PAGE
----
Getting into medical school is definitely a challenge but if you know the key areas needed to make the perfect application you have a good chance of standing out from the crowd.
Get the grades
Grades are always a major worry for prospective medical students but if you have a plan in place with a detail schedule and stick to the plan you will significantly increase your chances of getting in to medical school.
To stay organised, break down your syllabus into small chunks and commit a certain amount of time each day to studying. Put your head down and do the work when it is time to do the work. If you feel stuck on any information, make sure you ask for help.
Don’t forget to make time to socialise and relax. Balance is key – being a prospective medical student is only part of your life.
Although achieving good enough grades are important, it certainly wouldn’t be enough for a place at medical school. Great work experience will add a unique person to that faceless grade letter or number on a piece of paper. Try to get a range of experiences (primary care, hospital, voluntary work, employment etc.).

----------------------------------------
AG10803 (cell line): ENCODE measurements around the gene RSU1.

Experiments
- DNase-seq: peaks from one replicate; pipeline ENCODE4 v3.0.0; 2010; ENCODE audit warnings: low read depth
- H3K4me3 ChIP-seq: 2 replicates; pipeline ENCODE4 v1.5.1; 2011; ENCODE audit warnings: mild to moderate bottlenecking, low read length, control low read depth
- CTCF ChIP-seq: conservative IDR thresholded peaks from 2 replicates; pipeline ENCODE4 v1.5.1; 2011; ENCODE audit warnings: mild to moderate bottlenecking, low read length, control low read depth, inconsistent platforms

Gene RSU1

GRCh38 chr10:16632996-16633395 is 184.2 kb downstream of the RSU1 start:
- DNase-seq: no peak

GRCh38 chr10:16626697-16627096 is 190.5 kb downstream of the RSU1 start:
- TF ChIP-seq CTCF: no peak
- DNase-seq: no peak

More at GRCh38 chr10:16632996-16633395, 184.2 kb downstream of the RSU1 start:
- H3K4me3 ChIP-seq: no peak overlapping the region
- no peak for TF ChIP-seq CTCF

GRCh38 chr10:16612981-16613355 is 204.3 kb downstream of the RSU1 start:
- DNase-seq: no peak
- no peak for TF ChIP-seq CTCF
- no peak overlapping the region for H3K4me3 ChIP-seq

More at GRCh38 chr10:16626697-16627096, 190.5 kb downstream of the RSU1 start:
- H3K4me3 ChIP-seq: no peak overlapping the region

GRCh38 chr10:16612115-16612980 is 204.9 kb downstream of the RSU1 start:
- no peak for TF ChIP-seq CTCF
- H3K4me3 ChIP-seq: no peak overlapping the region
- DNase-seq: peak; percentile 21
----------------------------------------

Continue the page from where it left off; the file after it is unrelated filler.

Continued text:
Be proactive in getting experiences: ask your parents, teachers and friends if they know anyone who can help you get experience. Look up job/role listings on the internet related to healthcare or taking on responsibility; you can even send emails or letters to doctors, surgeries, clubs or charities. Keep a journal of your experience as these will come in handy for your medicine personal statement and interview.
Once you’ve completed an impressive amount of work experience it will be time to put it altogether convincingly on UCAS. Here is what you can do to put together a great personal statement:
Do research on the medical schools you want to apply for and look at the key themes focussed on, for example: do certain medical schools pay particular emphasis on responsibility, leadership or teamwork? Try and tease out the relevant parts of your work experience and show how you observed or demonstrated the desired skills and traits. Don’t forget to reflect on your experiences to show the medical school what you learnt from your experiences and how they will help you make a great doctor!